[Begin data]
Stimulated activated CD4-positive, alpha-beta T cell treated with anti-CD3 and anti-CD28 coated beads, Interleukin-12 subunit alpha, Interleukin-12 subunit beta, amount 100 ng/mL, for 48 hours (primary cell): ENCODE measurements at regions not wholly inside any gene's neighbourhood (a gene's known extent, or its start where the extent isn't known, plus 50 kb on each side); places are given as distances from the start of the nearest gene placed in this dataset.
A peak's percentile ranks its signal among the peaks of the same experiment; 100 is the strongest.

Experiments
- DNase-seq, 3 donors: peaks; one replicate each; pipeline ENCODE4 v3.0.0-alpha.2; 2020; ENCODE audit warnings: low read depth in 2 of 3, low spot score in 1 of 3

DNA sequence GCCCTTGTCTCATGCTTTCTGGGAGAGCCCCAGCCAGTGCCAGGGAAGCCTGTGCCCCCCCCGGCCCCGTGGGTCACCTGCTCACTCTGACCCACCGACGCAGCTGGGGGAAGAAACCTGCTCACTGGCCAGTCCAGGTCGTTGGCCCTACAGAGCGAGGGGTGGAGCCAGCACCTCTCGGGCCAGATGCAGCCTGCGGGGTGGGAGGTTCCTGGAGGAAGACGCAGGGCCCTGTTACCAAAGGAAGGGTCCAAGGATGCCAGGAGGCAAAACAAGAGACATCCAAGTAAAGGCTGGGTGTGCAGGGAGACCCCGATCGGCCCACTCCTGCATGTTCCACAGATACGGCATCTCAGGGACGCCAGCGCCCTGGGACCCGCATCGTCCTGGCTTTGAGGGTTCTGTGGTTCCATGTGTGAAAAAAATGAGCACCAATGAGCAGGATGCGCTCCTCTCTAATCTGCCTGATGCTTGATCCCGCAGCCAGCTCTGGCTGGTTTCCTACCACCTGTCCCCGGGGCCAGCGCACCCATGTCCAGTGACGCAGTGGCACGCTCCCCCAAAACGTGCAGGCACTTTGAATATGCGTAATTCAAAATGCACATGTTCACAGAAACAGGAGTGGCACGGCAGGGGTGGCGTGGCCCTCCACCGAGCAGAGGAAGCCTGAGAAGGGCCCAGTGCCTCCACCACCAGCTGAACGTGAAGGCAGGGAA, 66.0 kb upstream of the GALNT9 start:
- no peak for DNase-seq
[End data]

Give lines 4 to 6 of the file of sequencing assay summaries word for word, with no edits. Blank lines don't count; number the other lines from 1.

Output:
- DNase-seq, 3 donors: peaks; one replicate each; pipeline ENCODE4 v3.0.0-alpha.2; 2020; ENCODE audit warnings: low read depth in 2 of 3, low spot score in 1 of 3

DNA sequence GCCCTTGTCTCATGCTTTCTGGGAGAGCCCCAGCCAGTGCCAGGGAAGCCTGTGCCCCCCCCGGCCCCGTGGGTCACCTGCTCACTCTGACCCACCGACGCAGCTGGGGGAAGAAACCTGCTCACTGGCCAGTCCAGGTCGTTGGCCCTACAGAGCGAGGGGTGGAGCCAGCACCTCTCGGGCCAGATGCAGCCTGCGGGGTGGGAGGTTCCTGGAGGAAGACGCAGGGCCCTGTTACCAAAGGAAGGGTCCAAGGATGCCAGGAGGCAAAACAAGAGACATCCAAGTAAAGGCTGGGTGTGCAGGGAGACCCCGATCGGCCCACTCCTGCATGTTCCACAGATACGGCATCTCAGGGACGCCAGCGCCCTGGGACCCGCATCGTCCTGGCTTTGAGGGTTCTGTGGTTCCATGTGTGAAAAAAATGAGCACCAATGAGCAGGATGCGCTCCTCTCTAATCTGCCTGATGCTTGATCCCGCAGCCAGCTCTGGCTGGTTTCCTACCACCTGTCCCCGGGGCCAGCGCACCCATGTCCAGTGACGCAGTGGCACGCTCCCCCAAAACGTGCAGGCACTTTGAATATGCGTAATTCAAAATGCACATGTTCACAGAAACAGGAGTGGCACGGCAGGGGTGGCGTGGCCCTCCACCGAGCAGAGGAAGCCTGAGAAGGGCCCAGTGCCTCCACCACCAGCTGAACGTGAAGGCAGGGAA, 66.0 kb upstream of the GALNT9 start:
- no peak for DNase-seq